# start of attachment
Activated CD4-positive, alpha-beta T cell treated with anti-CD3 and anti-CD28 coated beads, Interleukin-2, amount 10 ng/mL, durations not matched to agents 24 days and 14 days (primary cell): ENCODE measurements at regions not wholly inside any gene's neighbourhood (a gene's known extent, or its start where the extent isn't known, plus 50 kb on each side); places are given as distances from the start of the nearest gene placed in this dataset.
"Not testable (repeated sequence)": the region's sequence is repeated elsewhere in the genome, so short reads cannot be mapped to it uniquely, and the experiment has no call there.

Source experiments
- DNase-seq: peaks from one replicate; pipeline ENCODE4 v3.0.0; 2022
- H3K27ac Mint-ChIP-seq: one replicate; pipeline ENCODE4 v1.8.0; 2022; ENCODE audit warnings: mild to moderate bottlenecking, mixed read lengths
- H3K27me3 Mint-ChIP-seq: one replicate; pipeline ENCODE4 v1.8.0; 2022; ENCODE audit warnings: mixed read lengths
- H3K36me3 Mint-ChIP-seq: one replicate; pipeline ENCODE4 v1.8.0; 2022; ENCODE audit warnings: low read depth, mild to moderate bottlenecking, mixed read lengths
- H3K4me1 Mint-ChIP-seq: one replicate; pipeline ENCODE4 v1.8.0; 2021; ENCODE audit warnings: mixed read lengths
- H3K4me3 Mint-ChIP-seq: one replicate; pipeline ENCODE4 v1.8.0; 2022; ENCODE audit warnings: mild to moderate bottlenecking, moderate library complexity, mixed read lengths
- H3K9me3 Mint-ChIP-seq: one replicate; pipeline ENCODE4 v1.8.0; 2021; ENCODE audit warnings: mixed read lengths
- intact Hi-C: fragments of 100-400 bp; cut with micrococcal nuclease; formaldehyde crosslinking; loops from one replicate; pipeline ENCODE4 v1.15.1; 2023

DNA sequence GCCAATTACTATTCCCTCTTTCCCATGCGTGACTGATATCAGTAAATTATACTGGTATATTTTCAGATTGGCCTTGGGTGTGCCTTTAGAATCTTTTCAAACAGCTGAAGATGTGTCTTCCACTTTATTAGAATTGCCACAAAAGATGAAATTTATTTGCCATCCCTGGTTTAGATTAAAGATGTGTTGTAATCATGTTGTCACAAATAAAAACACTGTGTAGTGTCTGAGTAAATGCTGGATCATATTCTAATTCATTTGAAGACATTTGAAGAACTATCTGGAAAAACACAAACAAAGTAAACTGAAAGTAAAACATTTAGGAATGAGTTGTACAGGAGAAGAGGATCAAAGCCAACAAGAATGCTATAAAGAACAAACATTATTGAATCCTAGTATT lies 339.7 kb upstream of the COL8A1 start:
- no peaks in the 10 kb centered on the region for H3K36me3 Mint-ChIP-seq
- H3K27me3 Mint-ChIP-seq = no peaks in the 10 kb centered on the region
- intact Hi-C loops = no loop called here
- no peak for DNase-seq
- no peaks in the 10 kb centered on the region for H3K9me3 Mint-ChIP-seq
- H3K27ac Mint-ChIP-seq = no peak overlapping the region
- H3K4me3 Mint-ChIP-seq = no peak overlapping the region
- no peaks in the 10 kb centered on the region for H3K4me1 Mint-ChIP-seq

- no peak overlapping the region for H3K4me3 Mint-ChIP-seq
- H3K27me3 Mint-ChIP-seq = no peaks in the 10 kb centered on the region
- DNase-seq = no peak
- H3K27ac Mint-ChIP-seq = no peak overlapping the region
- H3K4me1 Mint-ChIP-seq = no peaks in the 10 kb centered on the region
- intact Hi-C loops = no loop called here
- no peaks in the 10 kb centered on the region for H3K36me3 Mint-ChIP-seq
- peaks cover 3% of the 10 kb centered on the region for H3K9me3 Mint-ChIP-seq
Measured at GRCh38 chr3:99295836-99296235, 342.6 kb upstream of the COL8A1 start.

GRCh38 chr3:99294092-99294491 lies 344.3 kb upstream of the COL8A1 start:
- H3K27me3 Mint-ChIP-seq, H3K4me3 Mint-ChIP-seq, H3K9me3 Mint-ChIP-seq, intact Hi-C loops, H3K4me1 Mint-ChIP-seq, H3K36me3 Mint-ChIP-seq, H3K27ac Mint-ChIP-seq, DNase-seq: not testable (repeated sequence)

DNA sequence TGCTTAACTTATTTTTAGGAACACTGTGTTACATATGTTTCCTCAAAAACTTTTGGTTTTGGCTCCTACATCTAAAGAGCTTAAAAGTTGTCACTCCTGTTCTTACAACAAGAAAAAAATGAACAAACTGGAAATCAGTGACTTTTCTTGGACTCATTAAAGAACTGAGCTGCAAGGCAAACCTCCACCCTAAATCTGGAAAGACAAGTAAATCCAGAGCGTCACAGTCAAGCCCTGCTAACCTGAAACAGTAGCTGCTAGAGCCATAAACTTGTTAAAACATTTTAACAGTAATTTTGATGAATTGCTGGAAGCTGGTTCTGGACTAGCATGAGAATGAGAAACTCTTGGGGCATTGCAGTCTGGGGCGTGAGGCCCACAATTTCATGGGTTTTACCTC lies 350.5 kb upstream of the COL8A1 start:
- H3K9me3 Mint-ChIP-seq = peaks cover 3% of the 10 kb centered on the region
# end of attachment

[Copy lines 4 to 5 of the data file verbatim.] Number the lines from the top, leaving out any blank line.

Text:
- DNase-seq: peaks from one replicate; pipeline ENCODE4 v3.0.0; 2022
- H3K27ac Mint-ChIP-seq: one replicate; pipeline ENCODE4 v1.8.0; 2022; ENCODE audit warnings: mild to moderate bottlenecking, mixed read lengths